November 30, 2022
Ithaca, NY | 41°F


Democrat and Republican convention messages and their implications on US voters

With October comes the much-anticipated debate season for our presidential hopefuls. But before the candidates begin their pulling-out-all-of-the-stops and finish-strong tactics for the final month of campaign season, let’s take a quick look at the effects of the Democratic National Convention (DNC) and Republican National Convention (RNC) on the public.

The DNC and the RNC received a great deal of publicity this year, which is good. Friends I didn’t know paid attention to politics came up to me to exclaim things like, “Did you see Michelle’s speech last night?!” I was impressed; I am glad to see more people from my age bracket expressing an interest in where our country is headed.

However, I then became troubled by this. The problem, which lies not with those individuals but with our national media as a whole, is that the actual platforms drafted at these conventions matter less and less every election cycle. The policy takes a backseat to the speeches, celebrity endorsements and the bells and whistles.

Why wasn’t it a bigger deal when Democrats were caught with egg on their face because they realized it was political suicide (at least in American politics) to fail to recognize Jerusalem as the capital of Israel? Simply put: because there were more entertaining things to pay attention to, that the media would rather focus on. After all, Clint Eastwood spoke to an empty chair all night, Michelle Obama made everyone tear up and Chris Christie made the mistake of thinking he was at his own 2016 presidential campaign fundraiser.

Pardon my digression. Point is: the bells and whistles do matter in the eyes of the American public, and they’ve had a significant impact on polls this year particularly. In the week following this 2012 convention, a Gallup poll concluded that President Obama opened a four-point lead against Governor Romney. While the RNC didn’t hurt Romney, it didn’t appear to do anything for him either.

Democrats worked hard to drive home the point that four more years were needed to get the job done. Obama’s DNC success had a lot to do with the consistency of the overall message. At the conclusion of the DNC, people who had followed even minimally came away with the following: choice and four more years. The RNC on the other hand, left viewers confused, mostly. And the RNC platform was far more consistent than that of Democrats, the presentation was just not there.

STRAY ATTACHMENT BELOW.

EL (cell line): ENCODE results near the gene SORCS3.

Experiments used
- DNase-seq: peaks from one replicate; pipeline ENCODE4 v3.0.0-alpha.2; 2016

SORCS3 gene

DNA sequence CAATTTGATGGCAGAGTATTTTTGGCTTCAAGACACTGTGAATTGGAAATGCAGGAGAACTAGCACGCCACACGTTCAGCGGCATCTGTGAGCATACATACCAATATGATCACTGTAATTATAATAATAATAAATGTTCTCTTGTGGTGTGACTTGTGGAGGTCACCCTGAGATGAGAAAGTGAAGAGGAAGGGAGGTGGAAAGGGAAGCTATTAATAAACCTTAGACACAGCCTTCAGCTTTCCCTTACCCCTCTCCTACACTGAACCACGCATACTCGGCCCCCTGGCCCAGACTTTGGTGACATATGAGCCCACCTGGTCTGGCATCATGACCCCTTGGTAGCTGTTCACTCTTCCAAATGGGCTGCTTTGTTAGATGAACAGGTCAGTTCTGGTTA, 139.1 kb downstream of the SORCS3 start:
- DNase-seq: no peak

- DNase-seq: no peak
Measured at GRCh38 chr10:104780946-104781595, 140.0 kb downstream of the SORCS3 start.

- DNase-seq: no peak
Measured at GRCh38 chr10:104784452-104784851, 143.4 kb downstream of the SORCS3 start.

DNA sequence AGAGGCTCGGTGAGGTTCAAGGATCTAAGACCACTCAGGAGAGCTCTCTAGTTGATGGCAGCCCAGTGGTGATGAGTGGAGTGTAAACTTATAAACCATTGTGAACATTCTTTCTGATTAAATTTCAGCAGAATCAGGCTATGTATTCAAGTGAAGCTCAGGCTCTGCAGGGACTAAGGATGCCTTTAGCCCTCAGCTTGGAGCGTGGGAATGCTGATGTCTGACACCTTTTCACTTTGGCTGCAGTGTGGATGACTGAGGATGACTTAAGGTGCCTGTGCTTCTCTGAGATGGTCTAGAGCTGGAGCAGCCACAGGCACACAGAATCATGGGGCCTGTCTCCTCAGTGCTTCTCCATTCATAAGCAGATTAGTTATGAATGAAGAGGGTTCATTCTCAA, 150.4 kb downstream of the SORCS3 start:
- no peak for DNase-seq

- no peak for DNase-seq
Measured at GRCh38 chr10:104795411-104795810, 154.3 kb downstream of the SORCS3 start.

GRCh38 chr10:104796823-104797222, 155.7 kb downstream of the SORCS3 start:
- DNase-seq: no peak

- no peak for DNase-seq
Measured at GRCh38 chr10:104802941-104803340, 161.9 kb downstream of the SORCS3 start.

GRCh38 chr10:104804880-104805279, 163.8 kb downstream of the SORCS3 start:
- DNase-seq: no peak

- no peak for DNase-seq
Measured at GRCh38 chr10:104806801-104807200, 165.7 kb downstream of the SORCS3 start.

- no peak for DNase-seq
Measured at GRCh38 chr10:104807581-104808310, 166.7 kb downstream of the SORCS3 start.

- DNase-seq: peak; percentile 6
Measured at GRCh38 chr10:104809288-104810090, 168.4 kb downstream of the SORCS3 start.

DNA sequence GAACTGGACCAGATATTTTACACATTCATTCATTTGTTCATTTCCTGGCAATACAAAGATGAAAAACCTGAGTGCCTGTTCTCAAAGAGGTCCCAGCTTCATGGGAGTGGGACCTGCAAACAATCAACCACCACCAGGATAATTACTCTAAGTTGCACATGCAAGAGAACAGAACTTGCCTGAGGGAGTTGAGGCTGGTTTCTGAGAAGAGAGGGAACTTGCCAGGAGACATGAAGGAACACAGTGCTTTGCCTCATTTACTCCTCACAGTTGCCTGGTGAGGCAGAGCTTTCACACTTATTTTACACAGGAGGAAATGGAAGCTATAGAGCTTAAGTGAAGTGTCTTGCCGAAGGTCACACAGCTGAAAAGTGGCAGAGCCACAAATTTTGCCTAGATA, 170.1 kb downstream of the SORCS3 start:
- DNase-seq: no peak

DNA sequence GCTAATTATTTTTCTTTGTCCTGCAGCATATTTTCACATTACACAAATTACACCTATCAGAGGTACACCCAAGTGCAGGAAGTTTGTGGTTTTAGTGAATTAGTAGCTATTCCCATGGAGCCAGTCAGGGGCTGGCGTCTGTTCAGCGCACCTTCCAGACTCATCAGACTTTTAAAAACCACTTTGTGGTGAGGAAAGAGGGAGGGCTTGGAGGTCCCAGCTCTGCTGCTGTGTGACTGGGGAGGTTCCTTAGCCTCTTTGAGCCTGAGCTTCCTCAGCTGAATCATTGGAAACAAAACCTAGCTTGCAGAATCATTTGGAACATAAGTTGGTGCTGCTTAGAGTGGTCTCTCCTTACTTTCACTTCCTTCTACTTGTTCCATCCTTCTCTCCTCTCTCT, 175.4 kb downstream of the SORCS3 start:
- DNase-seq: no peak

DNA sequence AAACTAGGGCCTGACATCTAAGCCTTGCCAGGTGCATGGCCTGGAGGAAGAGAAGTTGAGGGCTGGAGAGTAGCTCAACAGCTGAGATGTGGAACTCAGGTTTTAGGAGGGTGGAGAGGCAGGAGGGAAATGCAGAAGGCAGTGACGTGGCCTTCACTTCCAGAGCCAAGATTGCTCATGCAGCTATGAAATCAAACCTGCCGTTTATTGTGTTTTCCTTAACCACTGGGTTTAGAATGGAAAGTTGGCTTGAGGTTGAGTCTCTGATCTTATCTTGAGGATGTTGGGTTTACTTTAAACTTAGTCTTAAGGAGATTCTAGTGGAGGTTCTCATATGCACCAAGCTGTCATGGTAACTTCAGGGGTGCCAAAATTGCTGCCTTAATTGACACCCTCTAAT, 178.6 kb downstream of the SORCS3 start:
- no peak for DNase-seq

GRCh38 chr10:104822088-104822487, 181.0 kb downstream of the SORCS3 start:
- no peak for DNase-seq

Both of the candidates seemed to be outshined by others, but while Romney was being overshadowed by Clint Eastwood’s empty chair, Obama was having the same done by Bill Clinton, one of the most popular presidents in history. (I would much rather have one of these than the other option). Despite the fact that both Romney and Obama’s speeches were underwhelming, the other DNC speakers stuck to the consistent DNC message and delivered accordingly.

See, the Democrats’ strategy was calculated and helped drive home “choice.” If nothing else, it was consistent. The same cannot be said for the Republicans. One of the best examples can be seen by looking at Michelle Obama’s speech versus Ann Romney’s.

Whether you like her or not, there is something to be said for the artful way in which the First Lady was able to connect Obama’s image as a father figure and ideal husband back to explanations for policy decisions. Ann Romney failed to do this, and not because her message of “love” and attempts to humanize her husband were misplaced, but because her speech seemed to serve as the direct antithesis to Chris Christie’s message of “respect over love” and “Christie 2016.”

The overall take-away from the conventions: consistency over substance. This is not to say that Republicans lacked a message at all and Democrats completely failed in the platform portion, but that certain strengths can certainly give you a leg up in the world of campaigning. Looks like there is definitely something to be said for leaving viewers with an easily digestible, coherent and comprehensive message to associate with the candidate.